Is it 2020 or 1968
August 25, 2020
BY THOMAS TASS
Is it 2020 or 1968?
With all that is happening around the world am asking myself is it 2020 or 1968?
In 1968 Martin Luther King Jr. And Robert Kennedy were killed. The war in Vietnam was dragging on as politicians droned on and on about it with little impact and the three network TV news droned on and on with negative impact. When the Democratic National Convention opened in August, thousands of students, activists and other demonstrators were on the street rioting and looting. On TV I watched various American cities burning down as a spirit of rebellion swept through the youth community.
In Europe there was a period of reform known as the Prague Spring. But the Prague Spring would be brief, as Soviet military invaded and occupied Czechoslovakia in August, re-instituting hard-line Communist rule. Despite all the revolutionary talk by the media and and student leaders I do not remember anyone climbing over the Berlin wall to get into East Germany.
New technology was emerging. That dismal year ended on a positive note, at least, as three astronauts aboard Apollo 8 became the first humans to orbit the moon. Apollo 8 circled the moon 10 times.
A Republican called Richard Nixon openly disliked by Hollywood was President of the United States. An old frumpy Democrat called Hubert Humphrey was going to take him out in the election. But Nixon triumphed on Election Day with a comfortable electoral college lead (despite a razor-thin margin of victory in the popular vote).
The dark news and negativeness of 1968 pop and rock music was not as memorable as many might suggest today. The Beatles were nearing the end of their run, Motown was declining and folks like Otis Redding, Simon and Garfunkel, Aretha Franklin, The Temptations and Steppenwolf were my musical touch stones.
In Canada where I grew up, the Prime Minister in 1968 was a Pierre Trudeau a Liberal, anti American internationalist. He was constructed by the political class as the hip and groovy politician that was going to change a boring and staid country.
As I write this I feel like Rip Van Winkle. According to Wikipedia "Rip Van Winkle" is a short story by the American author Washington Irving, first published in 1819. It follows a Dutch-American villager in colonial America named Rip Van Winkle who meets mysterious Dutchmen, imbibes their liquor and falls asleep in the Catskill Mountains. He awakes 20 years later to a very changed world, having missed the American Revolution.
The time distance between 1968 and 2020 is measurable by two generations.
But it seems that two generations post 1968 have had little strategic impact on the long game.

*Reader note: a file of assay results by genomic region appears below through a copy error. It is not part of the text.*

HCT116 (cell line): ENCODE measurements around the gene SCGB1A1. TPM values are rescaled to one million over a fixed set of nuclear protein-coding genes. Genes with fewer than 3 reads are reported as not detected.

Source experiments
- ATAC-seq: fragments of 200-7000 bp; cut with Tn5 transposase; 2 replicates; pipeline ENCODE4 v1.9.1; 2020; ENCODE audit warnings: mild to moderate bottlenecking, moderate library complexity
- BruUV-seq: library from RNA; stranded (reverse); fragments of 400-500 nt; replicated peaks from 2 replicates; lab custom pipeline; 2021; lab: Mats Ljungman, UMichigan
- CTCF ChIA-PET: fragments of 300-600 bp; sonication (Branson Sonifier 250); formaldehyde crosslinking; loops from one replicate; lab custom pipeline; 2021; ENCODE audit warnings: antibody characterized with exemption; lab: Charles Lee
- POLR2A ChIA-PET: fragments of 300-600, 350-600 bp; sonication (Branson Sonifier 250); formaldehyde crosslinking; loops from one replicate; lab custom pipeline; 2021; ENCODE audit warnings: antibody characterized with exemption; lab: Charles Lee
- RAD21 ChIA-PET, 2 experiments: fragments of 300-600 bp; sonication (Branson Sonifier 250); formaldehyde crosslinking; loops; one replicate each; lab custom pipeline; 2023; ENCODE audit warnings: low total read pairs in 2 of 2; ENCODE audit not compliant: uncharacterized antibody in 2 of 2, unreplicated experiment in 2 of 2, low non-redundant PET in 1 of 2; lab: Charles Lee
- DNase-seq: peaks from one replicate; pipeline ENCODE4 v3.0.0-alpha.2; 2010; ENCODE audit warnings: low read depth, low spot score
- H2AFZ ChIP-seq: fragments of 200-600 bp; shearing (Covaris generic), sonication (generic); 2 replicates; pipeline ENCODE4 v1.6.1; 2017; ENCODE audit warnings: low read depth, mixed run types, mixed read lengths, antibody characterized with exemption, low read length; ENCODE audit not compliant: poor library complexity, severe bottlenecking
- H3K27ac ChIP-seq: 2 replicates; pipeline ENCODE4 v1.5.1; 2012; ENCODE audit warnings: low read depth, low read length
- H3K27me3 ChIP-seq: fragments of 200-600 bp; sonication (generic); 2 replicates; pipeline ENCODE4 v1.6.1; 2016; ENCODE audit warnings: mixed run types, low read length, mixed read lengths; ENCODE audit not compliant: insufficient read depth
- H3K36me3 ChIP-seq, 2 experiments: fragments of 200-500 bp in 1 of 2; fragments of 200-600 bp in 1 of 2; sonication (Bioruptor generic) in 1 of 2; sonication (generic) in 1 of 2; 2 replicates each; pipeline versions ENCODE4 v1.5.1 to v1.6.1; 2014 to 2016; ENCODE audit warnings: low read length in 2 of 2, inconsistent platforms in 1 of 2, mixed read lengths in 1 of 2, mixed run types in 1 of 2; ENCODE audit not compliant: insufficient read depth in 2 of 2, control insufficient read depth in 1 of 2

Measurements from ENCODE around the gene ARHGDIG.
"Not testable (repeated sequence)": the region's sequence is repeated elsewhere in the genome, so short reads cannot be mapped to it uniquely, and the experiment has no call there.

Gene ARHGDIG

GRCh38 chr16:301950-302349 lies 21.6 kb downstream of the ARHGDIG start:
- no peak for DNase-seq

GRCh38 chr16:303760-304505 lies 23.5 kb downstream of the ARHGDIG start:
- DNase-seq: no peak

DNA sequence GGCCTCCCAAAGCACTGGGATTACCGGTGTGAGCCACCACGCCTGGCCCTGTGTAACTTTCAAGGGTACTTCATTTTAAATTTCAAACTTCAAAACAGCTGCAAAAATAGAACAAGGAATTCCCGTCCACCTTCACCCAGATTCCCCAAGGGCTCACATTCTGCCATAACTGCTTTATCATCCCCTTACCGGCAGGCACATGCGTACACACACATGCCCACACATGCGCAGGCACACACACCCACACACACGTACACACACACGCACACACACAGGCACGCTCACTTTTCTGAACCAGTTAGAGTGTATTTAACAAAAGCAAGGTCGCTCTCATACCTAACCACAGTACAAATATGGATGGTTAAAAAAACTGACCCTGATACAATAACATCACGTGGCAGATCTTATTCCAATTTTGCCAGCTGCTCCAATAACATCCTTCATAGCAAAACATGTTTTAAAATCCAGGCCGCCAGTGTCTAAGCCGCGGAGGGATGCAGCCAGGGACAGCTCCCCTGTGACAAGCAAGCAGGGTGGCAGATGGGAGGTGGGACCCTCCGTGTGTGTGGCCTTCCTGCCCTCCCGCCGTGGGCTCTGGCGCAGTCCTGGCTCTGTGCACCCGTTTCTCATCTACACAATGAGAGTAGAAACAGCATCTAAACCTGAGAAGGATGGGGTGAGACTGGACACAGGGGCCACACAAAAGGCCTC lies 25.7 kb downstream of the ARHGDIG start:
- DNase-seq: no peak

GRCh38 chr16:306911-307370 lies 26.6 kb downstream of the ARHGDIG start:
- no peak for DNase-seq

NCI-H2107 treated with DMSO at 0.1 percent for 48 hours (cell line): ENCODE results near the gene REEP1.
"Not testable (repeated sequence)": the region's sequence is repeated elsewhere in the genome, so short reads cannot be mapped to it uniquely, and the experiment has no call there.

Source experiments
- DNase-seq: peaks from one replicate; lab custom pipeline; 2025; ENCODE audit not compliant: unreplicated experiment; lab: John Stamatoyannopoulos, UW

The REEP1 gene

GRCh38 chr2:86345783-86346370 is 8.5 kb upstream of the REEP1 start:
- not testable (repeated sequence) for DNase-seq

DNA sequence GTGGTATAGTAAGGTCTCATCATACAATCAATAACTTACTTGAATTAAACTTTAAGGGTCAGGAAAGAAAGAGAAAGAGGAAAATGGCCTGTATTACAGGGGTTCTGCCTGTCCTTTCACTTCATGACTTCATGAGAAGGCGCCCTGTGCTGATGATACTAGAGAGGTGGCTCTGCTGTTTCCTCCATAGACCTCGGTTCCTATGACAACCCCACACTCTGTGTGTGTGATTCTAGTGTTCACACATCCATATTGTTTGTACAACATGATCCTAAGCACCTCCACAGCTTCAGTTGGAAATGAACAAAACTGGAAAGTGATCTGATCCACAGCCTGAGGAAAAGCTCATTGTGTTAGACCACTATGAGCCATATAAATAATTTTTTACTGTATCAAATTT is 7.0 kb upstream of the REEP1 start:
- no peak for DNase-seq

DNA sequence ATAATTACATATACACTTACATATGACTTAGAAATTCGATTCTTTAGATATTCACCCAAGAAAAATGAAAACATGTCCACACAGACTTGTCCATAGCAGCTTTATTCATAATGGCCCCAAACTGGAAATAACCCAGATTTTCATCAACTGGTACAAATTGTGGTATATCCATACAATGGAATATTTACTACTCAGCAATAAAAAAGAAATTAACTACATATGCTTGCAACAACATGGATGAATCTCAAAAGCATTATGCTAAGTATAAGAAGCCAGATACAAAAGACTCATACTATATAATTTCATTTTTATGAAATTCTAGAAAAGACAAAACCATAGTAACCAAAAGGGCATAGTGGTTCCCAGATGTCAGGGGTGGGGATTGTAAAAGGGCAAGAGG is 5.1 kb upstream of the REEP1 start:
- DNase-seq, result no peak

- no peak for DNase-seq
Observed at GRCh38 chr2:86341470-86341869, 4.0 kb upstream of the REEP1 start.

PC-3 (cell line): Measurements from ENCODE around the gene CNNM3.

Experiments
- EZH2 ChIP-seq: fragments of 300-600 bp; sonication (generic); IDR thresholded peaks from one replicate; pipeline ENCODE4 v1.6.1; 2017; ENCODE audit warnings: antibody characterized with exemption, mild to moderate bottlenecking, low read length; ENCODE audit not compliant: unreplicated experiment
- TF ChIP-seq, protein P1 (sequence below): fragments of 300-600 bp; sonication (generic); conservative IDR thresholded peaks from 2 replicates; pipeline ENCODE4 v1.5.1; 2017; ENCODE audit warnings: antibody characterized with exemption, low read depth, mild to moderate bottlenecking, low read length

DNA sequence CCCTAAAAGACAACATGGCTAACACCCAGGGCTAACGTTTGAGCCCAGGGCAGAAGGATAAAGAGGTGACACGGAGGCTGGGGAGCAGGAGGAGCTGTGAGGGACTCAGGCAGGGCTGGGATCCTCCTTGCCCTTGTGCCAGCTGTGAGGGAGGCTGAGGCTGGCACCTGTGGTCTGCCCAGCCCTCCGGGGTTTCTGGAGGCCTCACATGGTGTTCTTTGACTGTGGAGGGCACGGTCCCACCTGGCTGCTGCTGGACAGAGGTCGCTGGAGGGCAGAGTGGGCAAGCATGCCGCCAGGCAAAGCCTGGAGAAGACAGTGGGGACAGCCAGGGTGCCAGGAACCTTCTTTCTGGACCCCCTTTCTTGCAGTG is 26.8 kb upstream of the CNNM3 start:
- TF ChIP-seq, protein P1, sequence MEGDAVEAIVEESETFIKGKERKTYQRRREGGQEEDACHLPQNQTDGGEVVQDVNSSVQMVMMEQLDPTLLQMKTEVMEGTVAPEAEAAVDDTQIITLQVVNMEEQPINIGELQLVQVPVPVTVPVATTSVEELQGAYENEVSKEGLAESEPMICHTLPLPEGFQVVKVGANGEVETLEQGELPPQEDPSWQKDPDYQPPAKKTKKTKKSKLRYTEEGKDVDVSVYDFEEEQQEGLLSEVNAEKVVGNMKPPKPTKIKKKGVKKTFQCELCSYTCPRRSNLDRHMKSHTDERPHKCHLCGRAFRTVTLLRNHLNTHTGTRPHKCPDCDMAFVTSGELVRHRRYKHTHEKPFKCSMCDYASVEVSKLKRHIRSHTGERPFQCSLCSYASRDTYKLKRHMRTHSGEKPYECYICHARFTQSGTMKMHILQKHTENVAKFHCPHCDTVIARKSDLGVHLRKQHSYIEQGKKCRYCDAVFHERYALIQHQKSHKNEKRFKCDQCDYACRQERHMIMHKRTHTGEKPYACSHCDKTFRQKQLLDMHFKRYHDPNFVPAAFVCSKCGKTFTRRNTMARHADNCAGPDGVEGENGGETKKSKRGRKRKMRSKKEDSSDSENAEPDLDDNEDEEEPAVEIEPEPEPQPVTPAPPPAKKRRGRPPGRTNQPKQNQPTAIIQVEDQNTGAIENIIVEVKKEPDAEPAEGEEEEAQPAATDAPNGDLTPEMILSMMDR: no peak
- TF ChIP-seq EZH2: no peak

An unarmed black man is murdered in a ubiquitous American city sparks off a summer of riots, looting and racial disharmony by proponents of Marxist ideologies. Curiously as in 1968 there is no great migration from American suburbs to China, Russia, Venezuela or Somalia all leftist nirvanas.
Europe has experimented with a project called the EU since 1955. The high water mark of the project receded with the formal departure of Great Britain this year. Tragically internal fences and walls that came down in 1989 as political systems failed are now going back up since 2015 as both internal external social and economic systems are failing.
In 2020 the American President disliked by the cultural and media elites. The opposition has mustered an elderly Washington political character to challenge him.
In 1968 politicos and and their media strategists made endless pronouncements about the Vietnam war. Today out politicians and their experts (real or contrived) drone on and on via social media about climate change and COVID19 without end. Promising solutions to both but losing traction as solutions are emerging as incredibly expensive, arbitrary and open ended.
The music of 2020 can be best described as eclectic. Blinding Lights by Weekend, Dance Monkey by Tones and I, Roses by St. Jhn and Don’t Start Now by Dua Lipa are the most popular streamed music up to April 2020. Not exactly memorable tunes in many ways but reflecting the social and cultural environment of our times.
Finally, in Canada the son of the Prime Minister that was in office in 1968 holds the same office. He too is a Liberal, anti American and a globalist. He openly states that he and his socialist colleagues are intent on making Canada a very different country by the time he leaves office.
Move over Rip and let me join you in figuring this all out.
This is the first of a series of short notes that I am posting as Editor to the BORDERPOL Journal.
Thomas A. Tass
August 25 2020